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Meet Aaron Ashby, 4th-round pick of the Milwaukee Brewers

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Ashby breaks down his dominant breaking pitches.

Our Q & As with the 2018 Milwaukee Brewers draft class starts with Aaron Ashby. The left-handed throwing Ashby was taken in fourth round and was the Brewers’ fourth pick of the draft at #125 overall out of Crowder College in Missouri after posting a 2.29 ERA and 156 strikeouts in 74.2 innings this season.

Brad Ford: Hi Aaron, congratulations on being drafted by the Milwaukee Brewers! We’re very excited that you could be a part of the team. What was it like being drafted?

Aaron Ashby: Absolutely unreal. Hearing my name called on the TV was extremely cool and something I will never forget. A lot of my family came over. My uncle and three of his daughters flew in from Pennsylvania. My grandma was there and other family members. Mom and grandma were definitely the most emotional but everyone was extremely excited.

BF: Did you know the Brewers were interested in you before the draft?

AA: Not at all. It was a team that came on late, like three days ago late. My advisor told me they were showing some late interest with a couple of other teams. Just so happened I fell down to the fourth round when they were up.

BF: What do you know about Milwaukee or Wisconsin?

AA: Not a whole lot, to be honest. I know cheese is a huge thing up there, and I love cheese so can’t wait for that! I’ve looked up some pictures of Miller Park and the place looks phenomenal.

BF: Give us a self-scouting report. Everything I’ve read says you have a really good curveball.

AA: So I throw a four seam and two seam fastball. Those usually sit around 91-94 miles per hour, touching 95 throughout the game. Changeup has been a pitch that has really shown improvement this past season. The curveball and slider are the two pitches people talk about most. When I have both pitches working the curveball is like a 12-6 at 71-74mph. The slider is a really hard breaking ball that usually sits 79-82 and sometimes looks like a curveball.

BF: I was going to say, a lot of the older scouting reports describe you as a “two-pitch pitcher” but some of the more recent notes say your changeup can be pretty dangerous. What did you have to do to get there and make it something you’re comfortable throwing in-game?

AA: I actually learned the grip and release from a video that Max Scherzer did about his changeup. So knowing in my mind that I’m throwing the same changeup as a guy like that gave me the confidence to throw it in the game.

BF: So, I should project a Max Scherzer ceiling then?

AA: No doubt! (Laughing) That is who I strive to compete like though. I love his attitude and competitiveness on the mound.

BF: When did you master the curveball and get it to the point it is? A lot of scouts said it might be the best breaking pitch of all of the collegiate players in the draft.

AA: I started throwing my slider — which is the pitch some scouts call the curveball — the summer coming into my first year at Crowder. I tried throwing it to make it look like Chris Sale’s slider. Obviously, it is not on that level given my arm slot, but just throwing it with max intent and max confidence was really what did it for me. I know if I throw that pitch right below the zone it’s going to be really hard to hit.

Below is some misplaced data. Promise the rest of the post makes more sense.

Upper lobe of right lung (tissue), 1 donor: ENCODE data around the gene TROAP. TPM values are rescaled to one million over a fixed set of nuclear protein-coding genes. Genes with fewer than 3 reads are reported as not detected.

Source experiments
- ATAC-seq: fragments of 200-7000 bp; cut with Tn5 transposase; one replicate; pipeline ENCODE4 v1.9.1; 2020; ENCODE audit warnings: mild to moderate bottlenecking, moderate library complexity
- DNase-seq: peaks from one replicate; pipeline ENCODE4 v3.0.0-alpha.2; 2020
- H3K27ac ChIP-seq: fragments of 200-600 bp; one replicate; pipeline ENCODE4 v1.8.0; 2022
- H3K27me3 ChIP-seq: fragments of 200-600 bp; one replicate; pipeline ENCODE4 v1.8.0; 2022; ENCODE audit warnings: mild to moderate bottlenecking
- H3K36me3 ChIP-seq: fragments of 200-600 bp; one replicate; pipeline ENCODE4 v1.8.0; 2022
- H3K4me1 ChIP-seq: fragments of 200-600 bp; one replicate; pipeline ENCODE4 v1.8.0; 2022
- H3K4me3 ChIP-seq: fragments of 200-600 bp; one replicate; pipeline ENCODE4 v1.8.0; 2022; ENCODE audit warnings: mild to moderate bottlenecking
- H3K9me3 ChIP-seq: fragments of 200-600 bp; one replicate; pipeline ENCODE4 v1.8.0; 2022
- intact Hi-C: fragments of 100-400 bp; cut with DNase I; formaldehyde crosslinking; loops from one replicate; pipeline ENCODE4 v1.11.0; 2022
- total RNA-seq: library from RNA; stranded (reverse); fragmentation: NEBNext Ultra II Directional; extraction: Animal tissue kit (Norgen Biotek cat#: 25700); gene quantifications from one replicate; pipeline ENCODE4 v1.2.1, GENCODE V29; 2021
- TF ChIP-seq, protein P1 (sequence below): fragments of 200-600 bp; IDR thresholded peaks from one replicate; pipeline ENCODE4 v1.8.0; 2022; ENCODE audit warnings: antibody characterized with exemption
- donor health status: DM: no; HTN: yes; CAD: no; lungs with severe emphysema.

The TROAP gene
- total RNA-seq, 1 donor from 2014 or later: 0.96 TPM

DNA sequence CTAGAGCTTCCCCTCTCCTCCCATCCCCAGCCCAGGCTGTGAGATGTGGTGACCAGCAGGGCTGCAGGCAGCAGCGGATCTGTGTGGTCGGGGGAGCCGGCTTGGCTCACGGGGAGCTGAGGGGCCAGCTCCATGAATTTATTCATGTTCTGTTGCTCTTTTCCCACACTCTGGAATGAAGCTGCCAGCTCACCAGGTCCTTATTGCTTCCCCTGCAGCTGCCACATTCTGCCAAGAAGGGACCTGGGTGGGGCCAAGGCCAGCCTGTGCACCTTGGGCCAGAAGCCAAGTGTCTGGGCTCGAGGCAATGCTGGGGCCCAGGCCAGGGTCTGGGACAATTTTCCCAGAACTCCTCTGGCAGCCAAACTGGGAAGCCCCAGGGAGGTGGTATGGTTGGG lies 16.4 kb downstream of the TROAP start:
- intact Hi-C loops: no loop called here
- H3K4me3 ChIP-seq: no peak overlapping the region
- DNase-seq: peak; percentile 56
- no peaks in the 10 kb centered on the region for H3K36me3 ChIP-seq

BF: Oh, I know you mentioned the slider looked like the curve before, but I didn’t realize that that’s your go-to out pitch then?

AA: Yes, sir. I will throw it in any count.

BF: One other interesting note about you on the mound, I’ve noticed you will occasionally change your delivery just a bit, like pausing during the windup. Why did you start doing that and how do you use it to your advantage on the mound?

AA: Yes, I started doing that this past fall. Our coaches at Crowder preach to the hitters to be in time with the pitcher. So, thinking to myself, I said, “Well, I’ll just get them out of time.” That’s where it stemmed from and I just added on to it as the year went on.

BF: On a day off, where can we find you?

AA: Likely golfing or fishing. I’m not very good at either, but I absolutely love being outdoors.

BF: In good news, we have some pretty good fishing spots here. What do you like to catch?

AA: Good deal! I love fishing for bass. It’s a really fun fish to catch. Also, fishing on the beach is one of the greatest fishing experiences I’ve had.

BF: Any Fortnite?

AA: I do not play Fortnite, although I do love the game. I tried playing it when it got popular and was really good, but the WiFi at Crowder was terrible. I would get beyond frustrated with it. I do like to watch Ninja live streams.

BF: When it’s time to watch TV, what show or movie are you watching?

AA: Mostly baseball, action movies, and documentaries about sports, like 30 for 30. Jason Bourne is my favorite series.

BF: What about music? Favorite genre and artist?

AA: Literally anything. Anything from Bob Seger to J Cole. I love all music. The atmosphere I’m in determines what I want to listen to.

BF: Where do you see your future role in the mound? Do you want to be a starter, reliever, closer?

AA: I would love to be a major league starter. Although, the closing role in the majors is one of the most competitive and intense positions in baseball. I think I’m more geared towards starting.

BF: You model yourself after Max Scherzer as a competitor, but who do you think is the major league player you’re most similar to?

AA: Honestly, I’m not sure there is someone that I’m really similar too. I think my delivery is the most unique part of me. Maybe a little bit like Brandon Finnegan.

BF: Finally, anything you want Brewers fans to know about you?

AA: I really enjoy meeting new people. I’m looking forward to playing for a great fan base!